Eco-efficiency is a management philosophy term first coined by World Business Council for Sustainable Development, a CEO-led global organization of some 200 companies dealing with business and sustainable development.
“eco-efficiency is achieved by the delivery of competitively priced goods and services that satisfy human needs and bring quality of life, while progressively reducing ecological impacts and resource intensity throughout the life-cycle to a level at least in line with the Earth’s estimated carrying capacity.” In short, it is concerned with creating more value with less impact.
Take a look at the report below that was written in 1996. Fast forward 14 years – where are we? Well, it’s obvious that we’re not there yet.
Though, as time progresses, more corporations joined WBCSD from 120 to 200 and counting. But, the reality in the sustainable world, change is a slow progress.
Many businesses are still not in the buy-in mode yet – with the concept.
I meant, if you look at the seven (7) elements that make up the eco-efficiency strategy, wouldn’t this something that of interest to any kind of business?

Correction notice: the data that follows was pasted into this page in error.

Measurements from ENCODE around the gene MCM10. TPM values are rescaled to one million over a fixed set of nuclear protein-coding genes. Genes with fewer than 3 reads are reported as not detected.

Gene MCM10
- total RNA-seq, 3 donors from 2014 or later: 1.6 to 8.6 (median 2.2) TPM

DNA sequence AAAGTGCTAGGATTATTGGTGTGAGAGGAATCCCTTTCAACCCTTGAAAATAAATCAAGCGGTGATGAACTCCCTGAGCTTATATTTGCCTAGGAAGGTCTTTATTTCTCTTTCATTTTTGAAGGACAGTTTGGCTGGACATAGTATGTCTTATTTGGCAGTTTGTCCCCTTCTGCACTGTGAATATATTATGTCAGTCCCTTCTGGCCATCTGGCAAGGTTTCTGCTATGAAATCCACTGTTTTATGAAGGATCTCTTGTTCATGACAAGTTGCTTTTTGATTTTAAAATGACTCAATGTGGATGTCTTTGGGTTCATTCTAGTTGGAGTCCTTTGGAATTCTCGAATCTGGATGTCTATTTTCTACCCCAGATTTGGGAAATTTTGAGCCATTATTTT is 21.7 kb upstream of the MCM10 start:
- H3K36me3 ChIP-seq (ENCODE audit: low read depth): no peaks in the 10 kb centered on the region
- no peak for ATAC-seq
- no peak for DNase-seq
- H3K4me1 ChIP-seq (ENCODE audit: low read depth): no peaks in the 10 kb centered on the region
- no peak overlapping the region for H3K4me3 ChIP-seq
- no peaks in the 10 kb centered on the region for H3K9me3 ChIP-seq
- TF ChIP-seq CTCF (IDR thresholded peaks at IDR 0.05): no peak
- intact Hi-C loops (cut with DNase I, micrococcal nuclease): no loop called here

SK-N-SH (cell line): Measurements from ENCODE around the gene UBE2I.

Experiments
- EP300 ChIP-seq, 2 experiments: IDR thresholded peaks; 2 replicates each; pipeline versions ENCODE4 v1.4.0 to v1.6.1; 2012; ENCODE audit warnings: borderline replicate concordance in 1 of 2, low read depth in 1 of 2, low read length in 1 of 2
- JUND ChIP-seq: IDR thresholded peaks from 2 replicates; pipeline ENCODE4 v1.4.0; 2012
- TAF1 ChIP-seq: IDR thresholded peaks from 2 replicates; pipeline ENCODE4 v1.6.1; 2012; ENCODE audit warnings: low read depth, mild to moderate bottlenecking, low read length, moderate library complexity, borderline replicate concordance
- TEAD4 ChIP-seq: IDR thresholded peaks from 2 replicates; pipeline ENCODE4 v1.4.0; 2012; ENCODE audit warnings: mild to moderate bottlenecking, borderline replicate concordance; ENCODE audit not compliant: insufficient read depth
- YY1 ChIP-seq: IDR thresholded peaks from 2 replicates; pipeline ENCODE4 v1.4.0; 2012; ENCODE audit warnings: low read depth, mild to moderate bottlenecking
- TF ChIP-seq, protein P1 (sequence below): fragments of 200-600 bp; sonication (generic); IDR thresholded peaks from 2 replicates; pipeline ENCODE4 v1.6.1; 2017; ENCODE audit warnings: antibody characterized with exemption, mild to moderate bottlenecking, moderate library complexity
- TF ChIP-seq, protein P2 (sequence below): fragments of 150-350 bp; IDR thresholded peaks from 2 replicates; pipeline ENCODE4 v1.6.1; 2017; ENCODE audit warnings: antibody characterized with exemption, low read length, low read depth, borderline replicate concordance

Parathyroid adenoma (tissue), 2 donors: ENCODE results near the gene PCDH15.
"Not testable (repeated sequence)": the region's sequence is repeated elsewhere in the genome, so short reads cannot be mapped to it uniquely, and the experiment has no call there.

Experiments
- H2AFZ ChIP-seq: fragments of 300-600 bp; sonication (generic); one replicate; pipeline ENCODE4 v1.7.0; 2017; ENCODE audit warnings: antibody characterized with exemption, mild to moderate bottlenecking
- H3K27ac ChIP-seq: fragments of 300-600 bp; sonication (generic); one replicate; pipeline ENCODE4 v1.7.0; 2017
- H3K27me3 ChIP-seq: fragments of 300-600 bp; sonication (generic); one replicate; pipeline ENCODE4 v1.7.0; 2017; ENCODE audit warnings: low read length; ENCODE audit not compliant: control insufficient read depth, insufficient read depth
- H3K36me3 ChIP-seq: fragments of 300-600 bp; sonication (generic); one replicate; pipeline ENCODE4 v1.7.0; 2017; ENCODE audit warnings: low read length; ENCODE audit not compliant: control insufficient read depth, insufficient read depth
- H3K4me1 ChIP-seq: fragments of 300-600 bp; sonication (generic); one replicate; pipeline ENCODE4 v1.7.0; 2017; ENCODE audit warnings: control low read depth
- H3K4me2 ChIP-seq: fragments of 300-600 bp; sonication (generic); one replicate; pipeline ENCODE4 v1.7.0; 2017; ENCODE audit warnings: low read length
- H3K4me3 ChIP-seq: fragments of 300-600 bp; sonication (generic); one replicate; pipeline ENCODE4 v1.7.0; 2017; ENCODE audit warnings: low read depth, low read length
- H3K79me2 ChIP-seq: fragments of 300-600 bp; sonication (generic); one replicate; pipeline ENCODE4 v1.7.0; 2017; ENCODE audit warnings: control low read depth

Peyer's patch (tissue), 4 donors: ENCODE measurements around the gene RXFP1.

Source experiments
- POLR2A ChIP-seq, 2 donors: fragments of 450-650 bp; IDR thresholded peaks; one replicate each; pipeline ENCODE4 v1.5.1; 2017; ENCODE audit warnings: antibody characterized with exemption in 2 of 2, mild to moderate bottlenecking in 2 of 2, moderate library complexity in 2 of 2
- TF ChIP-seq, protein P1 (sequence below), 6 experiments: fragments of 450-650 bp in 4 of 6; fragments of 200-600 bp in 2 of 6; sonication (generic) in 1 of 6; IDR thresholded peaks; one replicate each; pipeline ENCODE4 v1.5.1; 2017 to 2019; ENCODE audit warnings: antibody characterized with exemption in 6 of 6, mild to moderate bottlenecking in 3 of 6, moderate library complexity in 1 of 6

The 7 elements of eco-efficiency, via WBCSD:
R – Reduce the material intensity
E – Energy intensity minimized
D – Dispersion of toxic substances is reduced
U – Undertake recycling
C – Capitalized on use of renewables
E – Extend product durability
S – Service intensity increased
Eco-efficiency, embraces other concepts, such as ‘pollution prevention,’ ‘source reduction,’ ‘waste reduction,’ ‘waste minimization,’ and ‘cleaner production.‘ – circa 1996
Because when businesses integrated sustainable development into their overall business strategy, it help them to analyze their resource productivity (energy, raw materials, supply) that improve business performance, and find opportunities.
Isn’t it that what a business want: save money, market share, growth, competitive advantage and profit, no?
Businesses that have implemented eco-efficiency are leaders in their respective industries. A sample of the line up, are companies like Interface, HP, Dupont, SC Johnson, United Technologies Corporation, and more.
It’s just amazing, how this report below prove that this vision of eco-efficient leadership stood to the test of time. (Treat this as an intro).